8. Evaluating Wind Power Potential in the Spanish Antarctic Base (BAE)

    International Nuclear Information System (INIS)

    Arribas, L.M.; Garcia Barquero, C; Navarro, J.; Cuerva, A.; Cruz, I.; Roque, V.; Marti, I.

    2000-01-01

    The objective of the work is to model wind field in the surroundings of the Spanish Antarctic Base (BAE in the following). The need of such a work comes from the necessity of an energy source able to supply the energy demand in the BAE during the Antarctic winter. When the BAE is in operation (in the Antarctic summer) the energy supply comes from a diesel engine. In the Antarctic winter the base is closed, but the demand of energy supply is growing up every year because of the increase in the number of technical and scientific machines that remain in the BAE taking different measurements. For this purpose the top of a closed hill called Pico Radio, not perturbed by close obstacles, has been chosen as the better site for the measurements. The measurement station is made up with a sonic anemometer and a small wind generator to supply the energy needed by the sensors head heating of the anemometer. This way, it will be also used as a proof for the suitability of a wind generator in the new chosen site, under those special climatic conditions.(Author) 3 refs

  9. Temporal validation for landsat-based volume estimation model

    Science.gov (United States)

    Renaldo J. Arroyo; Emily B. Schultz; Thomas G. Matney; David L. Evans; Zhaofei Fan

    2015-01-01

    Satellite imagery can potentially reduce the costs and time associated with ground-based forest inventories; however, for satellite imagery to provide reliable forest inventory data, it must produce consistent results from one time period to the next. The objective of this study was to temporally validate a Landsat-based volume estimation model in a four county study...

  10. Potential Investigation of Linking PROSAIL with the Ross-Li BRDF Model for Vegetation Characterization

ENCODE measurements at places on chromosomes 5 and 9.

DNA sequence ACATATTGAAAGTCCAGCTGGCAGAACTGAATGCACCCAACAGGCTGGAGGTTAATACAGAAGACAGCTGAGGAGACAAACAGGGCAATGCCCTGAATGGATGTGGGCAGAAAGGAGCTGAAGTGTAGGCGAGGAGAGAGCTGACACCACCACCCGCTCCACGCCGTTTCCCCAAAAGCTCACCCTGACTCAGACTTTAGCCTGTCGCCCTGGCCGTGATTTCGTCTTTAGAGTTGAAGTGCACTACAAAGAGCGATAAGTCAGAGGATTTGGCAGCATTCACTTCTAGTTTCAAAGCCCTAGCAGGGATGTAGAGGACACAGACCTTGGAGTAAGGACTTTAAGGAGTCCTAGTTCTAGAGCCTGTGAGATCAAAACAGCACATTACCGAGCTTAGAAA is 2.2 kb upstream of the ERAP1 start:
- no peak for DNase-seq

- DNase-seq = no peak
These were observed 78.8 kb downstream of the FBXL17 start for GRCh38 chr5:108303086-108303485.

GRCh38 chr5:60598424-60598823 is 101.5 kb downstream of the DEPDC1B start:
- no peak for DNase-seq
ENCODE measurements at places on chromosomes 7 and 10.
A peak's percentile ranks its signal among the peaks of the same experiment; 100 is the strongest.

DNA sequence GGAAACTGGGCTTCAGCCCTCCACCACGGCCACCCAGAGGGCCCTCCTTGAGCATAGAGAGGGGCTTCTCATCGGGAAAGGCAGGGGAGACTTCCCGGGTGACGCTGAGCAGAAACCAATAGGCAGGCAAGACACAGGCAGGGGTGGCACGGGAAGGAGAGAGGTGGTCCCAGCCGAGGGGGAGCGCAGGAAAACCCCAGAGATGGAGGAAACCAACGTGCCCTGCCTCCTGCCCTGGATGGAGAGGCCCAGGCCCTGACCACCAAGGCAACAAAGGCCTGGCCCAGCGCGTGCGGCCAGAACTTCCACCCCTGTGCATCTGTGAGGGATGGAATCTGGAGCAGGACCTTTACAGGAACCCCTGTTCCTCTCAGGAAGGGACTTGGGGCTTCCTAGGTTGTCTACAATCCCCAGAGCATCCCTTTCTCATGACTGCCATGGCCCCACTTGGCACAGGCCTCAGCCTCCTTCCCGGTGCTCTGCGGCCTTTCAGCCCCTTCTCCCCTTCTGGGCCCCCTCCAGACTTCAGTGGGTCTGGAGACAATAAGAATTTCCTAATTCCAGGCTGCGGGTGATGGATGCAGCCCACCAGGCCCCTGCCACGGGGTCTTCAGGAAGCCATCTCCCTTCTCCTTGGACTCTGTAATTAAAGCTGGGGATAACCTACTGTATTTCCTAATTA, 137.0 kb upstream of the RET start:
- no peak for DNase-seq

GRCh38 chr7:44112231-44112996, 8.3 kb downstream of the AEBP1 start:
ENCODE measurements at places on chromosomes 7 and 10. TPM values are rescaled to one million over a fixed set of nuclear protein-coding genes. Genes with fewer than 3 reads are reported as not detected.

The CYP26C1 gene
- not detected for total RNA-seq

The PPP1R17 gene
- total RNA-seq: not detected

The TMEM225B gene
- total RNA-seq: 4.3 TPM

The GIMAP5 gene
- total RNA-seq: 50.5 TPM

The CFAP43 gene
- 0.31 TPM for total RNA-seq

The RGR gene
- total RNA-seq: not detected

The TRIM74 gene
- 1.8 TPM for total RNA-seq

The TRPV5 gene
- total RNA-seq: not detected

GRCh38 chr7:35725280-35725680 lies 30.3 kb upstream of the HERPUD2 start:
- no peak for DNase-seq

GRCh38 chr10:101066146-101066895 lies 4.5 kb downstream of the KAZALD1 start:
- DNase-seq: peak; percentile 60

Directory of Open Access Journals (Sweden)

    Xiaoning Zhang

    2018-03-01

    Full Text Available Methods that link different models for investigating the retrieval of canopy biophysical/structural variables have been substantially adopted in the remote sensing community. To retrieve global biophysical parameters from multiangle data, the kernel-driven bidirectional reflectance distribution function (BRDF model has been widely applied to satellite multiangle observations to model (interpolate/extrapolate the bidirectional reflectance factor (BRF in an arbitrary direction of viewing and solar geometries. Such modeled BRFs, as an essential information source, are then input into an inversion procedure that is devised through a large number of simulation analyses from some widely used physical models that can generalize such an inversion relationship between the BRFs (or their simple algebraic composite and the biophysical/structural parameter. Therefore, evaluation of such a link between physical models and kernel-driven models contributes to the development of such inversion procedures to accurately retrieve vegetation properties, particularly based on the operational global BRDF parameters derived from satellite multiangle observations (e.g., MODIS. In this study, the main objective is to investigate the potential for linking a popular physical model (PROSAIL with the widely used kernel-driven Ross-Li models. To do this, the BRFs and albedo are generated by the physical PROSAIL in a forward model, and then the simulated BRFs are input into the kernel-driven BRDF model for retrieval of the BRFs and albedo in the same viewing and solar geometries. To further strengthen such an investigation, a variety of field-measured multiangle reflectances have also been used to investigate the potential for linking these two models. For simulated BRFs generated by the PROSAIL model at 659 and 865 nm, the two models are generally comparable to each other, and the resultant root mean square errors (RMSEs are 0.0092 and 0.0355, respectively, although some

  11. Unveiling the Biometric Potential of Finger-Based ECG Signals

    Science.gov (United States)

    Lourenço, André; Silva, Hugo; Fred, Ana

    2011-01-01

    The ECG signal has been shown to contain relevant information for human identification. Even though results validate the potential of these signals, data acquisition methods and apparatus explored so far compromise user acceptability, requiring the acquisition of ECG at the chest. In this paper, we propose a finger-based ECG biometric system, that uses signals collected at the fingers, through a minimally intrusive 1-lead ECG setup recurring to Ag/AgCl electrodes without gel as interface with the skin. The collected signal is significantly more noisy than the ECG acquired at the chest, motivating the application of feature extraction and signal processing techniques to the problem. Time domain ECG signal processing is performed, which comprises the usual steps of filtering, peak detection, heartbeat waveform segmentation, and amplitude normalization, plus an additional step of time normalization. Through a simple minimum distance criterion between the test patterns and the enrollment database, results have revealed this to be a promising technique for biometric applications. PMID:21837235

  12. POTENTIALS OF IMAGE BASED ACTIVE RANGING TO CAPTURE DYNAMIC SCENES

    Directory of Open Access Journals (Sweden)

    B. Jutzi

    2012-09-01